Huldah Gates – Temple Mount


The Mishnah which is a written collection of the Jewish oral traditions, describes the five gates of the Temple Mount as follows: The two Huldah gates are at the south, used for entry and exit. Kyponus in the west, used for entry and exit. Taddi at the north, not used. The eastern gate, on it Shushan capital shape. Why in the south two gates, while in all other directions 1 gate only? The first reason is: tradition – To the south of the Temple Mount located the City of David. This is the area of Jerusalem at its early stages, where King David and the Israelites lived in 1,000BC. Hence, from the days of the First Temple, the residents of Jerusalem arrived to the Temple Mount from the south, hence the main entrance to the temple area was from the south and therefore there are two gates there. I will add that the Shiloh Pool in the south of the city played an important role in everything related to purification and bathing. After purifying themselves, the Israelites ascended from there, from the south during pilgrimage to the Temple Mount.

The power of the tradition was so strong that even a thousand years later, when Herod expands the temple mount and rebuilds the temple, he established the entrance and exit gates to the temple mount from the south, even though in his days, the urban center of Jerusalem was in the upper city, west of the Temple Mount.

The area here, between the city of David and the temple mount was called the Ophel, a derivative of this word in Hebrew is “Lehapil”, meaning to climb. It was given this name, because when the Israelites wanted to visit the temple, they had to climb from a relatively low place – City of David, to a high place, the Temple Mount. The slope in the south of the Temple Mount was longer and steeper than the other slopes, and only there was it possible to realize the idea of ​​designing an entrance that would be impressive and steep enough to create a feeling of ascent. We can now better understand verse 5 in Jeremiah chapter 31: “Arise, and let us go up to Zion, To the LORD our God”. Go up to Zion it says, meaning literally go up to the temple. The visitors to the temple were required to climb to the holy place that towered over them as it should.

The staircase here, part of which has been restored, led to Huldah Gates and through them to the Temple Mount. The staircase was also designed in a way that requires us to focus on our steps. The change in the depth of the stairs makes us slow down and climb in a calculated way that respects the place we are going to visit – the temple.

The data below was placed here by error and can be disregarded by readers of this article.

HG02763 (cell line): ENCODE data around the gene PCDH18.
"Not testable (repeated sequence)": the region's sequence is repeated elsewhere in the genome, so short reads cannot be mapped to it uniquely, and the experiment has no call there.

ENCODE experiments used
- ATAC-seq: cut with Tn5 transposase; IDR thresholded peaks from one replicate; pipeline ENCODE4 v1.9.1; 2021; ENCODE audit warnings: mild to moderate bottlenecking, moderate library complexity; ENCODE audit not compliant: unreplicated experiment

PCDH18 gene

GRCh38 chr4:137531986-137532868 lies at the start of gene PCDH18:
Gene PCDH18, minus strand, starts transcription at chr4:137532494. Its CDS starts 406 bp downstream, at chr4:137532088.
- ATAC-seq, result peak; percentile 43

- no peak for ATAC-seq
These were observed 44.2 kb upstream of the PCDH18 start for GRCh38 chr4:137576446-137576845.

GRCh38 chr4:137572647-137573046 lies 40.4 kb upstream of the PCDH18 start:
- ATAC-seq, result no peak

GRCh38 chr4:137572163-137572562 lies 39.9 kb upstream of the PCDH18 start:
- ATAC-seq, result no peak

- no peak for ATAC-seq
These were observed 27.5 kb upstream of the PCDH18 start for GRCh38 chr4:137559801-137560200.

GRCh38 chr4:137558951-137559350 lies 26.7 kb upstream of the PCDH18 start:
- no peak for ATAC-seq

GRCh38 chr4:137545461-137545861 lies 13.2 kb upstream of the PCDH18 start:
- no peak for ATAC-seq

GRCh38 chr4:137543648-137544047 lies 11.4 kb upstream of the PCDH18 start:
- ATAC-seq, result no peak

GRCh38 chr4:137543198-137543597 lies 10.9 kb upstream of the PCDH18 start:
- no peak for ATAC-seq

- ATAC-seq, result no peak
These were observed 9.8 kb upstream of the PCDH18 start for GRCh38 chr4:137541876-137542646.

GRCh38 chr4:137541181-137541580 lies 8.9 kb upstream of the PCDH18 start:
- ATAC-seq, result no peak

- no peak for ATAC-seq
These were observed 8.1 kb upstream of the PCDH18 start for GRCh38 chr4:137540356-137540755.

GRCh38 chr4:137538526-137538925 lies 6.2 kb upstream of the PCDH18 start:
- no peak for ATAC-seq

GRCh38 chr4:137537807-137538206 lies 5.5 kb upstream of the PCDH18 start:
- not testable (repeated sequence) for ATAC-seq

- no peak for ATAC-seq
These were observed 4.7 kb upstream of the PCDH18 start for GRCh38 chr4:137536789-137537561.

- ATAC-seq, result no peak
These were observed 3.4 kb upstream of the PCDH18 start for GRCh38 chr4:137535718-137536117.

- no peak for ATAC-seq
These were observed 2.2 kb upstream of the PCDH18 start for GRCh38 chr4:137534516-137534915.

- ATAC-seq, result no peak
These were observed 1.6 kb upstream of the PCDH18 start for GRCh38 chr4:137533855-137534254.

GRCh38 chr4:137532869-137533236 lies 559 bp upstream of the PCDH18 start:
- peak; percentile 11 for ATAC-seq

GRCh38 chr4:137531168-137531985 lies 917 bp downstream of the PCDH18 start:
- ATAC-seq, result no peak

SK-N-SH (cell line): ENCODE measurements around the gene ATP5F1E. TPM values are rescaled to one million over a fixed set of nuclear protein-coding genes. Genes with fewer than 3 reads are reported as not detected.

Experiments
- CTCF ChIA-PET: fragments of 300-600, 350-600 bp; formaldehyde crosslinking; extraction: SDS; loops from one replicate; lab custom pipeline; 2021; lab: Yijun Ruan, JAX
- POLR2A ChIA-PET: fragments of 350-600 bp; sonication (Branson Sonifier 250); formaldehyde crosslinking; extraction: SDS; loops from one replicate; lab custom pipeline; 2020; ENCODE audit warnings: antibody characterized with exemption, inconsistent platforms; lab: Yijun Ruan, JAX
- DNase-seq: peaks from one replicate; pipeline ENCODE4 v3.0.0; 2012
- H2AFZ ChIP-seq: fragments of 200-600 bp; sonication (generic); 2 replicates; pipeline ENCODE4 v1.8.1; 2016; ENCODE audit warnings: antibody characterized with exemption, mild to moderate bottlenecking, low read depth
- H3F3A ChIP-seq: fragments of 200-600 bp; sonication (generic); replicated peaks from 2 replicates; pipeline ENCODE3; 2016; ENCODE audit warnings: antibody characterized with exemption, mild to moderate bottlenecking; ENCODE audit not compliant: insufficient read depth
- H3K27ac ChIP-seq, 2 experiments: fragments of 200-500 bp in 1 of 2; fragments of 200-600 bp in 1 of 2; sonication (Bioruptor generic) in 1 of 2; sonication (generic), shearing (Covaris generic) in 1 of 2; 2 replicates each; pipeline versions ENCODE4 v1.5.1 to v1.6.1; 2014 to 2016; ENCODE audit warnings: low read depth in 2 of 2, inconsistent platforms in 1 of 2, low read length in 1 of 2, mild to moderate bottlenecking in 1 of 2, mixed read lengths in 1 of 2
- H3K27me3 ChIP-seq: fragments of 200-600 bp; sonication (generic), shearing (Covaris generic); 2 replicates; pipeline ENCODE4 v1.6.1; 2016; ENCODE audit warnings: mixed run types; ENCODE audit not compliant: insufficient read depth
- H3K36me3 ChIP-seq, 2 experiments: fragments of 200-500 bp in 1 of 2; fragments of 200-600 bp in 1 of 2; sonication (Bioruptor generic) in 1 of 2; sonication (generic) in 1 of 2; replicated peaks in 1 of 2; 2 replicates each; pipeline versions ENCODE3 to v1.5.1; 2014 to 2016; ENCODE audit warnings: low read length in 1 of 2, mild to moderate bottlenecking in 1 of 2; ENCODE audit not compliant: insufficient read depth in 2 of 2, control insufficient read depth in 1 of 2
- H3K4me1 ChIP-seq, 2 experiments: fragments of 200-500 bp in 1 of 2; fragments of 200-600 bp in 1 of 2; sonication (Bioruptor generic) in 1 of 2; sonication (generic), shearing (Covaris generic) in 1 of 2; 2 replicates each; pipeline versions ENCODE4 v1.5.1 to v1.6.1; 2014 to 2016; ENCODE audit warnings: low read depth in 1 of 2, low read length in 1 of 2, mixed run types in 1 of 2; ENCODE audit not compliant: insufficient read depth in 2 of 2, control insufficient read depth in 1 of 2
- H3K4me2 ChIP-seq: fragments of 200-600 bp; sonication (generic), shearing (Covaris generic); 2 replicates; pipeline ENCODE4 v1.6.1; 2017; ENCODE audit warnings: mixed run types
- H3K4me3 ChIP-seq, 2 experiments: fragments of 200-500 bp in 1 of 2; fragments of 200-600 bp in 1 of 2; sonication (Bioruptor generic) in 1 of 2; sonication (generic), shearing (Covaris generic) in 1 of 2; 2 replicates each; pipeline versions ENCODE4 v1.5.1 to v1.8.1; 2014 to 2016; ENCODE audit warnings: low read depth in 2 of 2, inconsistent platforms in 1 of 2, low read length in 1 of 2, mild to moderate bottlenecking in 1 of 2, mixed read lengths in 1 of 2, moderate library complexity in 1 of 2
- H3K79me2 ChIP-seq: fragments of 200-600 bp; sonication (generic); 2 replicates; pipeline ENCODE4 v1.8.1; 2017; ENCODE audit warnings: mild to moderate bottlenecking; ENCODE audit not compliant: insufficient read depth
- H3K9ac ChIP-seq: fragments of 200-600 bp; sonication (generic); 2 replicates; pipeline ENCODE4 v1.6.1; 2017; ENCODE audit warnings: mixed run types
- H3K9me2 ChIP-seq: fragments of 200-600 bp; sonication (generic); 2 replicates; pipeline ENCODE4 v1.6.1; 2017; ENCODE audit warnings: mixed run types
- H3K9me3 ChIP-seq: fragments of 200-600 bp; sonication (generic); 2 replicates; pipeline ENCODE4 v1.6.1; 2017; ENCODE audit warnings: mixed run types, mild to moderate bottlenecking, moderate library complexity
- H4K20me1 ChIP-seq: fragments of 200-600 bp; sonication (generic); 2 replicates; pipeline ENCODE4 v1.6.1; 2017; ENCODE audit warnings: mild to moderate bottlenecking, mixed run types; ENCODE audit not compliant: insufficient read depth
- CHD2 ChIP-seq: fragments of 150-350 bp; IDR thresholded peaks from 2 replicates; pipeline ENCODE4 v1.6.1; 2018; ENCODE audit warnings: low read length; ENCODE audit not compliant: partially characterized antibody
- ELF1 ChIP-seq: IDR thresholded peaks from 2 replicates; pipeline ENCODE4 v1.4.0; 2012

Huldah in Hebrew means a large rat. let’s face it, a strange name for a gate, so what its origin?

The first and simplest possibility is that the name of the gate is after the name of Huldah the prophetess who prophesied in Jerusalem during the days of King Josiah.

A second possibility, is that the name may be related to the way of entry through the gates. In order to enter the Temple Mount from the street, a significant difference in height had to be bridged, and for this purpose, tunnels were installed in the vaults of the Temple Mount. Stairs were built in these tunnels and the crowd entered through the gates and slowly climbed the stairs that led to the impressive Temple Mount Plaza. This entrance is similar to the passage of a rat in its den, since the rat lives underground in dens and exits through their opening to the surface.

A third possibility, In the book “Housewarming” written by Moshe ben Gershom in 1696 – the author suggests that the name is because the majority of the people would enter and leave Huldah Gates, based on the 2nd verse in the book of Psalms chapter 49 – “Hear this, all ye peoples; give ear, all ye inhabitants of the world” where inhabitants of the world in Hebrew its written “Haled” which is a derivative of the name Huldah. If we adopt this option, Huldah mean inhabitants of the world.

Today, the only remnants left of the gates are: half of the lintel and half of the arch of one of the two western gates, collectively called the double gate, or the Western Huldah Gate. Also, remnant is the location of the eastern gates according to the three arches even though the gates are sealed, and only a small part of the stones are original. The three arches are together called the triple gate, or the eastern Huldah Gate, and together with the double gate in the west, they both make up the Huldah Gates. It is important to remember that the Mishna recognizes the Temple Mount, whose area is 500 by 500 cubits. It does not refer to the area of ​​the mountain as it was expanded by Herod, therefore when it describes gates within the Temple Mount wall, it refers to a smaller area and a smaller southern wall. I feel the need to address this point. The Mishna as I mentioned is a written collection of the Jewish oral traditions. The Mishna was signed at the end of the 2nd century or several years later, over 120 years after the destruction of the Second Temple, so why were the changes made by Herod avoided by the Mishna?

According to Ben-Zion Luria who researched the Torah and the land of Israel, the Mishna depicts an ancient situation because of the Sages’ opposition to Herod’s expansion of the Temple Mount, and I will not detail the reasons in this video.

The double gate and the triple gate are external gates in the Temple Mount wall that was expanded by Herod, and they lead through a tunnel and a set of stairs to the original Huldah gates located north of the Royal Stoa, which is a large and impressive public building that stood at the end of the Second Temple along the south side of the temple mount.